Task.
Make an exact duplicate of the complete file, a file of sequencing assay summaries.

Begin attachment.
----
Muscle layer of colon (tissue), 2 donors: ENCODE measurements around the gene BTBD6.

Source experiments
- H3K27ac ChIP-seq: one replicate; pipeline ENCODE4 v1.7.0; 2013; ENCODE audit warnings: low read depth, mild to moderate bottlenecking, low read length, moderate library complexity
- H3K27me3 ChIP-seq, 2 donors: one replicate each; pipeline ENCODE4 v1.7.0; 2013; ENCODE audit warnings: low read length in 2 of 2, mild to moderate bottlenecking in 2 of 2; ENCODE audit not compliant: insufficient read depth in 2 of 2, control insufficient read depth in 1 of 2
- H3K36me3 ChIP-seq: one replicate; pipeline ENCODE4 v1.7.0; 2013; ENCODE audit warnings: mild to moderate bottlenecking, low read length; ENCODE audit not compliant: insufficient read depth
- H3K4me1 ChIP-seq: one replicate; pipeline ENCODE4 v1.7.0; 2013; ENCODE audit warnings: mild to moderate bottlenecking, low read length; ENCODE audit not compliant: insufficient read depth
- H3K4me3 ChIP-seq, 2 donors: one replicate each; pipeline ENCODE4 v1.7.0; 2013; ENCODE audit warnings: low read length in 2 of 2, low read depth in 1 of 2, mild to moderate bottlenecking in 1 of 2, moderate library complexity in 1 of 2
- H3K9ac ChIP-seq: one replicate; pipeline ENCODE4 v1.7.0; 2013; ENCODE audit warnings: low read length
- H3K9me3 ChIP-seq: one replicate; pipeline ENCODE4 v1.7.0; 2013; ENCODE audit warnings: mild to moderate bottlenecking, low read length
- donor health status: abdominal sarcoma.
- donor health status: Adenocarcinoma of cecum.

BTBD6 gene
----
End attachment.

Muscle layer of colon (tissue), 2 donors: ENCODE measurements around the gene BTBD6.

Source experiments
- H3K27ac ChIP-seq: one replicate; pipeline ENCODE4 v1.7.0; 2013; ENCODE audit warnings: low read depth, mild to moderate bottlenecking, low read length, moderate library complexity
- H3K27me3 ChIP-seq, 2 donors: one replicate each; pipeline ENCODE4 v1.7.0; 2013; ENCODE audit warnings: low read length in 2 of 2, mild to moderate bottlenecking in 2 of 2; ENCODE audit not compliant: insufficient read depth in 2 of 2, control insufficient read depth in 1 of 2
- H3K36me3 ChIP-seq: one replicate; pipeline ENCODE4 v1.7.0; 2013; ENCODE audit warnings: mild to moderate bottlenecking, low read length; ENCODE audit not compliant: insufficient read depth
- H3K4me1 ChIP-seq: one replicate; pipeline ENCODE4 v1.7.0; 2013; ENCODE audit warnings: mild to moderate bottlenecking, low read length; ENCODE audit not compliant: insufficient read depth
- H3K4me3 ChIP-seq, 2 donors: one replicate each; pipeline ENCODE4 v1.7.0; 2013; ENCODE audit warnings: low read length in 2 of 2, low read depth in 1 of 2, mild to moderate bottlenecking in 1 of 2, moderate library complexity in 1 of 2
- H3K9ac ChIP-seq: one replicate; pipeline ENCODE4 v1.7.0; 2013; ENCODE audit warnings: low read length
- H3K9me3 ChIP-seq: one replicate; pipeline ENCODE4 v1.7.0; 2013; ENCODE audit warnings: mild to moderate bottlenecking, low read length
- donor health status: abdominal sarcoma.
- donor health status: Adenocarcinoma of cecum.

BTBD6 gene